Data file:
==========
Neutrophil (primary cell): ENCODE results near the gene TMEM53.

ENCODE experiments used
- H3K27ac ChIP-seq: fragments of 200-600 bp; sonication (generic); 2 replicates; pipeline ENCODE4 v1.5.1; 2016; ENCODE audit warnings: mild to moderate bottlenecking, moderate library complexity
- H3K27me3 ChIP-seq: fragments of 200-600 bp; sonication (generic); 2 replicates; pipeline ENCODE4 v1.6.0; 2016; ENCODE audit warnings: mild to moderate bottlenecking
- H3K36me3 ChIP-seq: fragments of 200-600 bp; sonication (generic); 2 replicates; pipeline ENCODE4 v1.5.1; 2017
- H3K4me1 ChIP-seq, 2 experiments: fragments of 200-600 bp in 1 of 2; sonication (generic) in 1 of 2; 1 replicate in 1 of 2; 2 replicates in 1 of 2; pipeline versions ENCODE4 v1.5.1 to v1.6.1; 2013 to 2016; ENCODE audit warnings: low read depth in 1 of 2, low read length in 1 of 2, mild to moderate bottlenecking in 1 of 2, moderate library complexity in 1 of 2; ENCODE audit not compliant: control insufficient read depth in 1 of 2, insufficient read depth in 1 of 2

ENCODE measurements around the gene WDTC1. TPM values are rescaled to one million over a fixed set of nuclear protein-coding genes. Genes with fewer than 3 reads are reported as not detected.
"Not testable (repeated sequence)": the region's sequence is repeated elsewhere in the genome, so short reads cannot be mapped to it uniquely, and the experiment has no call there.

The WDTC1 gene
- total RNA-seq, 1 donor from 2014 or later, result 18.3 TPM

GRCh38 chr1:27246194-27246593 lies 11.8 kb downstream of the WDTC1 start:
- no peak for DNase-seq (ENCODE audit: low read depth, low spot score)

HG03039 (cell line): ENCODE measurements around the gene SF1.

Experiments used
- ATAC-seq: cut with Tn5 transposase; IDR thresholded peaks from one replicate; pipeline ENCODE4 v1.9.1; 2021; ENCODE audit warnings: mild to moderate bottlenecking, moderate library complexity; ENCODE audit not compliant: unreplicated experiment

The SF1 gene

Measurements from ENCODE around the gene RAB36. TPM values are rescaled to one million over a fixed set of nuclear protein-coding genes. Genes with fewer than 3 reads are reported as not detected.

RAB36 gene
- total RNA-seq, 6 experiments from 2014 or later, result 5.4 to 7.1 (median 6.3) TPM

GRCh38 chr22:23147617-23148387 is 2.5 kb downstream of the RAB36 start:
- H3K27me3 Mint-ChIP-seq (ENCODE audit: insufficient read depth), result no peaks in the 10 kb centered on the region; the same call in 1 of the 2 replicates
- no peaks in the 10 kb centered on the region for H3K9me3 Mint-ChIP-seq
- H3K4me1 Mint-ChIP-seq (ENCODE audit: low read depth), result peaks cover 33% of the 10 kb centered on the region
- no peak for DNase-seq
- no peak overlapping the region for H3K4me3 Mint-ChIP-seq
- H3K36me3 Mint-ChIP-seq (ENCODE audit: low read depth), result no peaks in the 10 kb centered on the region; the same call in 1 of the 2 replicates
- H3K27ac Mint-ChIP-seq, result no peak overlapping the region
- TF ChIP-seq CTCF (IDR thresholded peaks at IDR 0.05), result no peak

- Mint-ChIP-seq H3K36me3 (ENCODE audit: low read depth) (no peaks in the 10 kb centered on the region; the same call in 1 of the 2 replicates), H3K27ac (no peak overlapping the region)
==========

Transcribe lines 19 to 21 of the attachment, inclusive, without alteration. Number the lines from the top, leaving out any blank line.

- total RNA-seq, 6 experiments from 2014 or later, result 5.4 to 7.1 (median 6.3) TPM

GRCh38 chr22:23147617-23148387 is 2.5 kb downstream of the RAB36 start:
- H3K27me3 Mint-ChIP-seq (ENCODE audit: insufficient read depth), result no peaks in the 10 kb centered on the region; the same call in 1 of the 2 replicates